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How To Spot A Counterfeit Ink Cartridge

2010-06-09

Counterfeiting is a global enterprise that affects any profitable industry. Since printer ink cartridge sales are a multi-billion dollar industry, with a growth rate of some eight percent annually, it's only to be expected that counterfeiters would look greedily on this market, and seek to tear off some of it for themselves and their illegitimate products.

And, they're making inroads. A trade organization, The Imaging Supplies Coalition, says one out of twenty brand name printer ink cartridges bought in the US is fake. If you suspect your cartridge is not genuine, you can send it to them to test it and determine if it's a fraud. The group says half of the submissions turn out to be fake, as opposed to 18 percent a decade ago. In areas of Mexico and the Middle East, fully half the cartridges on sale are counterfeit.

So, how can a consumer be sure he or she isn't buying a counterfeit ink cartridge? The short answer, unhappy as it is, before you install it in your machine and see how it performs, is not much. Buying from a reputable retailer is no guarantee, since these goods make their way into the supply stream long before the retailer sees it. While some manufacturers have designated retailers who they certify as carrying genuine Original Equipment Manufacturer (OEM) goods, none of the major manufacturers are forthcoming about how much and where counterfeit ink is being sold, even when they know, and have confiscated bad stock or pressed charges. They don't want to risk a plunge in consumer confidence that would occur if their brand name became associated with shoddy goods that could potentially damage their machines.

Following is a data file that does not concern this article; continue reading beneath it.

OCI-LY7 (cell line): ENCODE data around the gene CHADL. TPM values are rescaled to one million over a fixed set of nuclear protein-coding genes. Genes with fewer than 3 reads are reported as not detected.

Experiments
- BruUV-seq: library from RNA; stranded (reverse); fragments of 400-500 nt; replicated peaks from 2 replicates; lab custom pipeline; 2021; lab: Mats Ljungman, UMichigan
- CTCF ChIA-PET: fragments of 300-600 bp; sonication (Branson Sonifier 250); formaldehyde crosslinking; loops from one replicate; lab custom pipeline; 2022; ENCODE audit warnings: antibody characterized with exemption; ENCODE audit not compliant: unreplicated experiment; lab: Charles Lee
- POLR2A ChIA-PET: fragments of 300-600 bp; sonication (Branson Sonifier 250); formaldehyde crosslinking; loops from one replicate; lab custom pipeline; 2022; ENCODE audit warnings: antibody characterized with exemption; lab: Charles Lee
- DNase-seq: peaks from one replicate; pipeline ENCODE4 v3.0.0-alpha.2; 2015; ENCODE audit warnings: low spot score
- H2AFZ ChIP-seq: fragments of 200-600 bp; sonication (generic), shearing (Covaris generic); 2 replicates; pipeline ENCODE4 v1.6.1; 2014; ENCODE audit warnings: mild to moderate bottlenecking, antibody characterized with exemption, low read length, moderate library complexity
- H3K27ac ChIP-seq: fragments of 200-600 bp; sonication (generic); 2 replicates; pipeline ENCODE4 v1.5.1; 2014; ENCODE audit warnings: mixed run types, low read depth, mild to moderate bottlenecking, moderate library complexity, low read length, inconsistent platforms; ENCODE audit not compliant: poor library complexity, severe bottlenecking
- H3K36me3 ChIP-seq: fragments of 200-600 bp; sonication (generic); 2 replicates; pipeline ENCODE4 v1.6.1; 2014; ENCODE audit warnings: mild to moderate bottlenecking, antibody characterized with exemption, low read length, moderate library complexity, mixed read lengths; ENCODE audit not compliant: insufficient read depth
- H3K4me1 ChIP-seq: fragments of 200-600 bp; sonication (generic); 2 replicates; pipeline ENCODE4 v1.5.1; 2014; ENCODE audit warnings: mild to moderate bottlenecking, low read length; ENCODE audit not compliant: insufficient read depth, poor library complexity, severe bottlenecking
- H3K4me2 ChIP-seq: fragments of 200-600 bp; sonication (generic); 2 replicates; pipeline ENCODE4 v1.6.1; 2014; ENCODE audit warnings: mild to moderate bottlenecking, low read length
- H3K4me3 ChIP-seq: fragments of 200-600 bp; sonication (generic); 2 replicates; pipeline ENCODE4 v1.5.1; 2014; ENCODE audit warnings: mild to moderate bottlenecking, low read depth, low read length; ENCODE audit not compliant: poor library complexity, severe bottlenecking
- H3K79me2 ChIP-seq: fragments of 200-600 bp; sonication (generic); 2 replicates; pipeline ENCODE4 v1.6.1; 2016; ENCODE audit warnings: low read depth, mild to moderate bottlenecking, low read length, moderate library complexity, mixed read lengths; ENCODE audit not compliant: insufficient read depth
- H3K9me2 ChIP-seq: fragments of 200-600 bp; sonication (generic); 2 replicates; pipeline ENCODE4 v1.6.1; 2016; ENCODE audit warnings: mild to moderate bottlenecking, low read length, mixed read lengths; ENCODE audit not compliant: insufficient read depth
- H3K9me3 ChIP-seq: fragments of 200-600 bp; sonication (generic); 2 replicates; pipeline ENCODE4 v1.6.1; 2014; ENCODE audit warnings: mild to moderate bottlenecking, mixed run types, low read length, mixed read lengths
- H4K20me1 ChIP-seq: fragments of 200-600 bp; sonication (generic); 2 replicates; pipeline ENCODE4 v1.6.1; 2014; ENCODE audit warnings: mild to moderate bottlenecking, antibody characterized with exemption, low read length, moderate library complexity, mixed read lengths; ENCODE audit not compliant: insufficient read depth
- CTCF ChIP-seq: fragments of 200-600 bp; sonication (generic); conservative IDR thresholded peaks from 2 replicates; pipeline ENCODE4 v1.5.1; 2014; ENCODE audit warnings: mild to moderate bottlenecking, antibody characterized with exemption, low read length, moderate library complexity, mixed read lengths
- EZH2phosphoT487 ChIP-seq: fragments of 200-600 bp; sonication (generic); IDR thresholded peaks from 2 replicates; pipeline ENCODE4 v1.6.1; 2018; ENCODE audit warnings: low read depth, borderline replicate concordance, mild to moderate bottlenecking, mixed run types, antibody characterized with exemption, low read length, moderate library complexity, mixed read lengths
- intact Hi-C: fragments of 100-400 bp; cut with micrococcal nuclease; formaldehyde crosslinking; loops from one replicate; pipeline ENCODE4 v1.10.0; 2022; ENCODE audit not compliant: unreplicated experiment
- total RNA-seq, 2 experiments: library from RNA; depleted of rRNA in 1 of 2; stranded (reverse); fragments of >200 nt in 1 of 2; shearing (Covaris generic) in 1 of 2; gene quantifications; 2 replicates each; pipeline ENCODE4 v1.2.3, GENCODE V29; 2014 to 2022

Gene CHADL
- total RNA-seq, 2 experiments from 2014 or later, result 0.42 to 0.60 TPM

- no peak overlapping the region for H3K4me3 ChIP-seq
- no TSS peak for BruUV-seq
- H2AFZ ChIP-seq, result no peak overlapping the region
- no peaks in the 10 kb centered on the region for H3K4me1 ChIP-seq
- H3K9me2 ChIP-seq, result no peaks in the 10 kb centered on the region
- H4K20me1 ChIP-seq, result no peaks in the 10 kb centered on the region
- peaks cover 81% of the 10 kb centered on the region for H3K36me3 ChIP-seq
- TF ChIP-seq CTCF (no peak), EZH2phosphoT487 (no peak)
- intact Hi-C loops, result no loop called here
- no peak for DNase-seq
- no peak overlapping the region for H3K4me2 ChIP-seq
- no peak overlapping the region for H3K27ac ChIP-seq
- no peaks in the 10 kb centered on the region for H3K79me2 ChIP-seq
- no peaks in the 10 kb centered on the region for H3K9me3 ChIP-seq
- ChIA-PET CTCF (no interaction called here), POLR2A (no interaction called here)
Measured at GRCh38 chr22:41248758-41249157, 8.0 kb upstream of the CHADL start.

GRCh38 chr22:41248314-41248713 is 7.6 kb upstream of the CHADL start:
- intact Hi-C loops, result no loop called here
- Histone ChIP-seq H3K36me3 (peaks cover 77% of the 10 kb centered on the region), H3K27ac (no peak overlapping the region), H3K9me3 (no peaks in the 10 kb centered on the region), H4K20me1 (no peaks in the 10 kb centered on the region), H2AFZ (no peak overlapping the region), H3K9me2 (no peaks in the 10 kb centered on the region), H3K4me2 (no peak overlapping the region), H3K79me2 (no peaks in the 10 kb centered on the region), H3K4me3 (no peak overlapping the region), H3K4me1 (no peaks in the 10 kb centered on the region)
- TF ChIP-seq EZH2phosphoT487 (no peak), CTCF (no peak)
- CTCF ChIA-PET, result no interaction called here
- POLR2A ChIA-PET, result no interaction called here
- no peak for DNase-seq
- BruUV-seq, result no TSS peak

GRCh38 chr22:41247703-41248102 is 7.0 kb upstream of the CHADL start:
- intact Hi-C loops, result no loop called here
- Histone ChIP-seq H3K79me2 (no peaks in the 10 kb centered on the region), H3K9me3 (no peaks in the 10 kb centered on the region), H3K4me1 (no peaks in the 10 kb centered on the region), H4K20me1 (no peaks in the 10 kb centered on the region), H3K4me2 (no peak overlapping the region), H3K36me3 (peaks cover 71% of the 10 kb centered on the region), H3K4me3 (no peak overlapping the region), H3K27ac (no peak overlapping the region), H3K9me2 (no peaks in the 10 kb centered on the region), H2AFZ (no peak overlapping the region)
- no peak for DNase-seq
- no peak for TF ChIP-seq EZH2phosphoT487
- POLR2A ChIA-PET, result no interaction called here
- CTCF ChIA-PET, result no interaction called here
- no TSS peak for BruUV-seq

Common sense and a sharp eye are the only defenses again buying counterfeit ink cartridges. First, if the price seems abnormally low, that's a red flag you should pay attention to. Second, is the inspecting of the item closely to see if there is anything unusual about the shape, or the printing on the unit, that catches your eye. Major manufacturers are very particular about their manufacturing standards, so any discrepancies in shape or color or printing should also sound the alarm.

Despite your best efforts to buy a genuine OEM ink cartridge, there's still decent chance you'll unwittingly purchase a counterfeit and will install it in your machine. This is where you must pay attention to the quality of printing. Smudges, blotches, blurriness of the image, or faded colors are indications of fraudulent goods. Running out of ink very quickly is another. Unfortunately, there is a small but distinct possibility that you won't know you have a counterfeit ink cartridge until it damages your machine.

So pay attention when you buy - your best defense is your own good sense.